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I am interested in learning Mirror Symmetry, both from the SYZ and Homological point of view. I am taking a reading course in Mirror Symmetry, which will focus on the SYZ side. I know basic Complex geometry, Kahler manifolds, Symplectic manifolds in the geometric side and also reading some material for my course on SYZ conjecture. My major concern is Homological side, about which I have little knowledge.

I am seeking a list of good references for SYZ conjecture, Homological Mirror Symmetry, physics of the theory, modern developments and on its relation to other areas of mathematics and some original papers (preferably in Chronological order).

What are your views about the Claire Voisin's book on Mirror Symmetry. And what is the present status of research in Mirror Symmetry, I mean what type of problems are people working on.

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Seidel has a book on Fukaya categories. –  S. Carnahan Sep 27 '10 at 1:45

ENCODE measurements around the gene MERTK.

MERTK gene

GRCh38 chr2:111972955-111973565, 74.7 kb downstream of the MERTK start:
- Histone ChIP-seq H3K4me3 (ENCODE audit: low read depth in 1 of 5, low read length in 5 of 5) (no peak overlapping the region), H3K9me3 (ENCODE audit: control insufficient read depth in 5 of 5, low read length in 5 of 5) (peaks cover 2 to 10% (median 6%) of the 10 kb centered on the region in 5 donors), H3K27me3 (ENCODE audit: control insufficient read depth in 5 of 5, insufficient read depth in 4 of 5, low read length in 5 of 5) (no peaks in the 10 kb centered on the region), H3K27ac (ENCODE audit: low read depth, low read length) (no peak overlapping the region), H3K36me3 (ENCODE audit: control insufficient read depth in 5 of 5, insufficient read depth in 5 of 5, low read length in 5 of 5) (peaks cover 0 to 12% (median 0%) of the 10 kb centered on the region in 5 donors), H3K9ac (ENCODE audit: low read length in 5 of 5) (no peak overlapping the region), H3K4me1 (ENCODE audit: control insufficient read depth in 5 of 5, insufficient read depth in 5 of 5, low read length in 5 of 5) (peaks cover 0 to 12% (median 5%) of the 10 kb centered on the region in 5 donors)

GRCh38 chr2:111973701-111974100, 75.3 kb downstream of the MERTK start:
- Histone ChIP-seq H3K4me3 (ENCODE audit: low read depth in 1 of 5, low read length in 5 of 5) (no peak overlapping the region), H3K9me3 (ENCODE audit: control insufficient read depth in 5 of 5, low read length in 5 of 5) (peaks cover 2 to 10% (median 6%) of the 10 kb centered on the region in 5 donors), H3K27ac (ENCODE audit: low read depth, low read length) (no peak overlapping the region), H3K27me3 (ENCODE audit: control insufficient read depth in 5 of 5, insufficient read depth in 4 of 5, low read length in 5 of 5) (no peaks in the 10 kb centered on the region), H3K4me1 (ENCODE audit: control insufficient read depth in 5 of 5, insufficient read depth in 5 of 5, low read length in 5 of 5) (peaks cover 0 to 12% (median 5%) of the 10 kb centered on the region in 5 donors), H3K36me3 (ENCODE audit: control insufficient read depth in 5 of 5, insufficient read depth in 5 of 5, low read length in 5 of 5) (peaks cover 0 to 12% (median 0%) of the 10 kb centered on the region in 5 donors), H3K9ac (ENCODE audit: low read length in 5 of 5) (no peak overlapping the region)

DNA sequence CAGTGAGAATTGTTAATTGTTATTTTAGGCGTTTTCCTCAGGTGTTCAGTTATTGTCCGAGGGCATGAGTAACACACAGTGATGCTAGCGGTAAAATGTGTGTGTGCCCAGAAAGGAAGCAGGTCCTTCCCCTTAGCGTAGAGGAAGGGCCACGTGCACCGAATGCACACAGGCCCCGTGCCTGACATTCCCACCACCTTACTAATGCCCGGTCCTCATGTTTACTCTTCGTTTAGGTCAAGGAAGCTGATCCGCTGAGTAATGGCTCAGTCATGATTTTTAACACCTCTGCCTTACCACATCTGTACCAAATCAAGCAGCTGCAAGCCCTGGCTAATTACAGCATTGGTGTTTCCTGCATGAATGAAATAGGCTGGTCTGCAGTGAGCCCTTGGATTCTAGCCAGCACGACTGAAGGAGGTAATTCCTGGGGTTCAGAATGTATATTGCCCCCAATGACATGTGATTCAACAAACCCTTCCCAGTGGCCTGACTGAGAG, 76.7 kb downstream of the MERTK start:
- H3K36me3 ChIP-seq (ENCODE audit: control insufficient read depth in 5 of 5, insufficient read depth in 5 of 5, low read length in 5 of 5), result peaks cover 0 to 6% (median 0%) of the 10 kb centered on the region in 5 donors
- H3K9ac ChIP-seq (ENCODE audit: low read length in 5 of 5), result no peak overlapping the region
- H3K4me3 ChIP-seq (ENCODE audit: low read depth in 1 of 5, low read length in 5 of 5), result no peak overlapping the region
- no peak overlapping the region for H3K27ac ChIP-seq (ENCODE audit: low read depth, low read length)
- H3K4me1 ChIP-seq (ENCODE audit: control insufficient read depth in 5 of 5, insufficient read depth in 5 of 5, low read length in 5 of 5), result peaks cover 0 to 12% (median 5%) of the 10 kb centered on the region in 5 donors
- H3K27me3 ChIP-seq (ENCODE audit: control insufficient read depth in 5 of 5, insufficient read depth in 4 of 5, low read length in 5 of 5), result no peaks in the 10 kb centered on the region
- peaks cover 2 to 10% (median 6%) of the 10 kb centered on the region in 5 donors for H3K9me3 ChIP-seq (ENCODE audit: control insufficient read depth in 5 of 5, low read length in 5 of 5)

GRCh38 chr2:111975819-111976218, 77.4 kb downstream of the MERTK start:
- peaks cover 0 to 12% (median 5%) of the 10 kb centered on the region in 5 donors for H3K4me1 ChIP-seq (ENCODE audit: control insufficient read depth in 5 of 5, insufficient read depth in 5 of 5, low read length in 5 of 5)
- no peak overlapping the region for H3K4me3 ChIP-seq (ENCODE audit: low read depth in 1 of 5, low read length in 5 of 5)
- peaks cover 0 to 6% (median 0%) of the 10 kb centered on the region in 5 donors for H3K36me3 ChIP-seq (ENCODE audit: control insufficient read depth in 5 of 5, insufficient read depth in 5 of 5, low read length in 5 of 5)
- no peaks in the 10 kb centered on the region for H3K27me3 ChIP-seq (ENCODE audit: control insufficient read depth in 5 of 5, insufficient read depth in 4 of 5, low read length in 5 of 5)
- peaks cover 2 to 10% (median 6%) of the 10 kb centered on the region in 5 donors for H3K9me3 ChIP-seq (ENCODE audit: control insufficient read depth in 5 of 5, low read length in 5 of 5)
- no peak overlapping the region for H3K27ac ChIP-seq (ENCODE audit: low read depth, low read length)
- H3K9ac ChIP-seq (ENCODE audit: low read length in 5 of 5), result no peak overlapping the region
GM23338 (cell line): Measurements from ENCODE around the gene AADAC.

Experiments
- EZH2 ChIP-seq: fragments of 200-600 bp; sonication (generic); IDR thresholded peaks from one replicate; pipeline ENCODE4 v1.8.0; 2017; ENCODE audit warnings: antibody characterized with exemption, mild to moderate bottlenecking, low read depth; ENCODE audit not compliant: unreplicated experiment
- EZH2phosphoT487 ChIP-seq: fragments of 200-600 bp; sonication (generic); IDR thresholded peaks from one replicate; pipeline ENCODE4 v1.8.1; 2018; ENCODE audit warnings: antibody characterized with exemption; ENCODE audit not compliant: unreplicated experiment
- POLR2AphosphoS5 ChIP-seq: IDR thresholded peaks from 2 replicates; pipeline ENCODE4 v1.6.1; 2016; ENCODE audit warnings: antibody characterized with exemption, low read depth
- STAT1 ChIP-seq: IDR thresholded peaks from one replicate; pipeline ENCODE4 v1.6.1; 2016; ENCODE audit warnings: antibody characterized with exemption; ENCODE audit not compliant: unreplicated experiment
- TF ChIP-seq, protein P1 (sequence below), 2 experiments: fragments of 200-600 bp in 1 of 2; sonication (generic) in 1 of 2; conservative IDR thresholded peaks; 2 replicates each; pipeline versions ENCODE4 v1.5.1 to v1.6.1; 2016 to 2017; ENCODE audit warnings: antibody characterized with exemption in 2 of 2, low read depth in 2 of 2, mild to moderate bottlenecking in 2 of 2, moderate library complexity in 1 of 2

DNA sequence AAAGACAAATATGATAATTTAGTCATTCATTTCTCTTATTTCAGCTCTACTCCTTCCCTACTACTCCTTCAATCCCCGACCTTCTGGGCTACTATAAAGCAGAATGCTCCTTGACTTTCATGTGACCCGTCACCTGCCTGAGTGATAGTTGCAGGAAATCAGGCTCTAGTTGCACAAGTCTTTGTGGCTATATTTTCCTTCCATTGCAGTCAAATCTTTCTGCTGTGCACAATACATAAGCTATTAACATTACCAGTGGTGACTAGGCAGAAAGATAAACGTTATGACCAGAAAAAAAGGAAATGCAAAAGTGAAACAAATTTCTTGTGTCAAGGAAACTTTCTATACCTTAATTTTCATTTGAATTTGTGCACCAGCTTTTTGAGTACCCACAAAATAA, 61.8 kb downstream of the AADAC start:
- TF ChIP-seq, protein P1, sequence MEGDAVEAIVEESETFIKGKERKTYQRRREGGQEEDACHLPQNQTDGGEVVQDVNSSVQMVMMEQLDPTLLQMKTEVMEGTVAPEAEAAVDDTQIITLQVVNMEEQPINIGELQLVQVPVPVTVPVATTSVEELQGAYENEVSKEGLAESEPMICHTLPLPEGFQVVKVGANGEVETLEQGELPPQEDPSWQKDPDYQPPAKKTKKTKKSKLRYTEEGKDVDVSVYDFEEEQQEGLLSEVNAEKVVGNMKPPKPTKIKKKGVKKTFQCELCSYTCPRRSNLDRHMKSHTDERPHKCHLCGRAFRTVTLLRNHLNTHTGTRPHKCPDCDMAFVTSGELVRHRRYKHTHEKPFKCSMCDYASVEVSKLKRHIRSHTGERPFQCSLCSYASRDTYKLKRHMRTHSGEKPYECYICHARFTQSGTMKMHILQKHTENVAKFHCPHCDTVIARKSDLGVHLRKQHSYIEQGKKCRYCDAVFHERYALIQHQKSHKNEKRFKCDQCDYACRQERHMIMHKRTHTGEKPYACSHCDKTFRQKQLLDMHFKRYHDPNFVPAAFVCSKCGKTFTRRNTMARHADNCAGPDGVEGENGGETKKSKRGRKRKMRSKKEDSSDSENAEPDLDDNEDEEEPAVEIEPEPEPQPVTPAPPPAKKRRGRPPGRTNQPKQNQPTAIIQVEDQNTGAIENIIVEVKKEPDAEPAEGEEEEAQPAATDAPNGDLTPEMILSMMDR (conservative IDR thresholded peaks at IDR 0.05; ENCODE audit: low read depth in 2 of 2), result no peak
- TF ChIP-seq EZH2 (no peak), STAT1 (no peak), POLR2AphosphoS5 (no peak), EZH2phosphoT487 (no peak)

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I recommend reading Kontsevich's original paper "Homological algebra of mirror symmetry". –  Kevin H. Lin Sep 27 '10 at 16:37
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Auroux's notes for a course on mirror symmetry at Berkeley: http://math.berkeley.edu/~auroux/277F09/index.html. They look interesting and they cover a lot of material.

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thanks for the reference, this,I believe, will be immensely helpful. –  J Verma Sep 27 '10 at 19:52
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For an understanding of the SYZ conjecture it is necessary to understand the framework of D-branes. I believe that a very good introduction, still unmatched in its comprehensiveness, is the book by Hori et al. on "Mirror Symmetry". This book has been made freely available by the Clay Math Institute and can be downloaded from their website http://www.claymath.org/library/monographs/cmim01.pdf. A more recent reference is the book by Joyce on "Riemannian Holonomy Groups and Calibrated Geometry", which contains a discussion of the SYZ conjecture from a more rigorous point of view.

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The book "Dirichlet Branes and Mirror Symmetry" by Aspinwall et. al. seems to fit quite well with your request. It discusses SYZ, Homological Mirror Symmetry and its physical origin.

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